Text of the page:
After the silence, I took the class through an exercise to consider what some of the issues with only imagining G-d in male and masculine terms might be. (Did I fail to mention that my “Theology through Women’s Eyes” is unapologetically and fiercely feminist?) From issues of power and authority to women’s moral autonomy and decision-making ability, we saw how imagining G-d as male-only greatly affects women’s lives. Religious institutions that adhere closely to male-only imagery fight in the public sphere for control over women’s sexuality, deny women’s access to leadership roles and condemn and excommunicate those who would disagree with them. Those same institutions turn deaf when we confront their sexist ways often trying to silence our efforts to speak truth to power. As I’ve already mentioned, I’m tired of hearing the same arguments, encountering the same kind of religious education, observing colleagues afraid to associate themselves with the movement for fear of reprisal and revisiting the same concerns in the classroom year after year. Are we having the desired effect?
Last week, I traveled up to Prince Edward Island, the home of Lucy Maud Montgomery who wrote the Anne of Green Gables books inspiring millions of people. I think I only ever read one of her books. Yet, on the island, I learned so much about her life and writings and visited the places she and her fictional Anne walked.
On a sign by what once was her childhood home, a plaque read: “It has always seemed to me…that, amid all of the commonplace of life, I was very near to a kingdom of ideal beauty. Between it and me hung only a thin veil. I could never quite draw it aside, but sometimes a wind fluttered it and I caught a glimpse of the enchanting world beyond – only a glimpse, but those glimpses have always made life worthwhile.” I found Montgomery’s words to be true. There is an awe-inspiring beauty there. In fact, I felt a renewing energy in the breathtaking landscape of red sand, purple, pink and white lupins, strong winds and beautiful blue seas. As I waded in the chilly Atlantic waters, I watched the jellyfish swim by. I found solace on those Green Gable Shores. I reconnected with myself, with the natural world and the rhythms of life all by learning about her. Long dead, she took me to another world and I found in her a kindred spirit, as her Anne often says. My own inspiration reawoke on her island and through her writings I felt better.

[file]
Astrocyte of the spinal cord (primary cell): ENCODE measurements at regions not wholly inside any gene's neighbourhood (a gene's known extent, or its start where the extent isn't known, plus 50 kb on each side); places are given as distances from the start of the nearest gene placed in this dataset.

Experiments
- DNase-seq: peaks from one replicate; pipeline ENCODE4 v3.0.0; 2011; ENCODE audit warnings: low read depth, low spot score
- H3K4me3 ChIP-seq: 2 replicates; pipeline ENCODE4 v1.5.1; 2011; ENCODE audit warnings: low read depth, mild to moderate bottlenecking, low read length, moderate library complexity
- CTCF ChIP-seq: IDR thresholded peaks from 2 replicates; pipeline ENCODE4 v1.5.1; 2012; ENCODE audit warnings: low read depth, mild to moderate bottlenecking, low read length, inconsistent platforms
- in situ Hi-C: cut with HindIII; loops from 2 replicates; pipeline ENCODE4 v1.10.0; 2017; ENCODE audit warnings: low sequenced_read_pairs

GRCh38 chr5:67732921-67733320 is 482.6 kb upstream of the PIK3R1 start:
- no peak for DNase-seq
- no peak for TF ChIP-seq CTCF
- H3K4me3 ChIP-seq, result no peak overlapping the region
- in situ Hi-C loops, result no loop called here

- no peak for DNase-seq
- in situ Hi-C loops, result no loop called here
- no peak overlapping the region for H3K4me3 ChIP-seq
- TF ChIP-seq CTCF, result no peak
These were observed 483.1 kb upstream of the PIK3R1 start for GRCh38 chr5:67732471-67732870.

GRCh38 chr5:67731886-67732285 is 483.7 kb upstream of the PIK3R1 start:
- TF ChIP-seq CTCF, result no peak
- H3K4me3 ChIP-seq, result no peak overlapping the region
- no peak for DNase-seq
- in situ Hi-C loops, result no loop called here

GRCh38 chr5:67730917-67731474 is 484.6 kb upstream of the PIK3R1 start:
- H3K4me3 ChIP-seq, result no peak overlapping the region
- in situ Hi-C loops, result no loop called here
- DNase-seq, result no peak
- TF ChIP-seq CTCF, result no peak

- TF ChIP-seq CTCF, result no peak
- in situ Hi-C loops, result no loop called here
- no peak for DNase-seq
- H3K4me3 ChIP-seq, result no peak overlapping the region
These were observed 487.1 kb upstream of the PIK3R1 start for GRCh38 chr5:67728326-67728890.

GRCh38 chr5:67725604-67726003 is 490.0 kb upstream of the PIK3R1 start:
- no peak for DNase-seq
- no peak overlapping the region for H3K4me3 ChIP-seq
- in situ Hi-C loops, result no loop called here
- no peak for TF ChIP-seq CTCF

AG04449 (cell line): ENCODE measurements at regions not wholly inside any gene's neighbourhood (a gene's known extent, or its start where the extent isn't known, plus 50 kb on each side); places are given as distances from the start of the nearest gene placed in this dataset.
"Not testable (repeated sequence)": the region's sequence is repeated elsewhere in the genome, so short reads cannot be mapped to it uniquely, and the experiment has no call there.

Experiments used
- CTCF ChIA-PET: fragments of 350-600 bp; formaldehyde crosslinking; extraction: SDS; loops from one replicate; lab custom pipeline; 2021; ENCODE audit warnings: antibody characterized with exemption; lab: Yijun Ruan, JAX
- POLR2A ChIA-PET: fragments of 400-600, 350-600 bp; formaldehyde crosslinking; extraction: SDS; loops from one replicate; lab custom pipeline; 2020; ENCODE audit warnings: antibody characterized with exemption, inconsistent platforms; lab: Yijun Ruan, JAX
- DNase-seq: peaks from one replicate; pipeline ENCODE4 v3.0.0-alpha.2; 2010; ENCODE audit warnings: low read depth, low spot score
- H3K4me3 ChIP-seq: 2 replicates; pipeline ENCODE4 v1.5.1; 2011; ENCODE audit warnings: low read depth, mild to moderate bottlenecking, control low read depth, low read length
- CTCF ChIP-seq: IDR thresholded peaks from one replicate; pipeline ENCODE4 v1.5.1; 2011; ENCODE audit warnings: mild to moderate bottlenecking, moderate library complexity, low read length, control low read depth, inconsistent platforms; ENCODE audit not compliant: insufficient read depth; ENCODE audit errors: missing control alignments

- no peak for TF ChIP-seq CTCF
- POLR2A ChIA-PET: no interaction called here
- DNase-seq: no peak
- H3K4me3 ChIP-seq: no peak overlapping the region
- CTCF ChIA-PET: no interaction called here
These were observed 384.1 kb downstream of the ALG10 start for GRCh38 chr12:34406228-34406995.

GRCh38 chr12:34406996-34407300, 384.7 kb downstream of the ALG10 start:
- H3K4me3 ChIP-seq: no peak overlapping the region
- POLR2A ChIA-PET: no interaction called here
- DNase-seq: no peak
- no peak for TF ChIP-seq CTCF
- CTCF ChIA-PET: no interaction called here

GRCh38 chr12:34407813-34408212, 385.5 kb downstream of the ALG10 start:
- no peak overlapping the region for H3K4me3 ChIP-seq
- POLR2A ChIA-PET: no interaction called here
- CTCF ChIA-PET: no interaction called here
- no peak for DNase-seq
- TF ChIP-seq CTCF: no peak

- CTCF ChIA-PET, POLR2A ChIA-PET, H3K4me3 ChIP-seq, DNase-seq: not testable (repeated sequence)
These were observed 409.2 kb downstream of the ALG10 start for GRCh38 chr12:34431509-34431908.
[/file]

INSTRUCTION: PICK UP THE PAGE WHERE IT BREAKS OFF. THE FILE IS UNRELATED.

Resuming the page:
This got me thinking about my exhaustion with feminist principles and religious ideology. Montgomery’s writings were about more than the breath-taking beauty of one place. The above mentioned quote is a metaphor for the world I strive to create. I can see a veil between this and a better world, the ideal world, a beautiful feminist world. It’s not that far away. There are times, places and events that allow me to catch a glimpse of this ideal world. It’s like the mystical veil the Zohar mentions
between us and G-d. It is there I live, in the anticipation of that collective time when the veil is gone. Here, I’m grounded, my strength renewed. Another world is possible. It’s not even that far away.
Thank you Prince Edward Island for a chance to relax and Lucy Maud Montgomery for inspiring me to continue to work to remove the veil between this world and a much better one.
Ivy A. Helman, Ph. D.: A feminist scholar currently on the faculty at Merrimack College. Her most recent publications include: “Queer Systems: The Benefits of a More Systematic Approach to Queer Theology,” in CrossCurrents (March 2011) and Women and the Vatican: An Exploration of Official Documents(2012).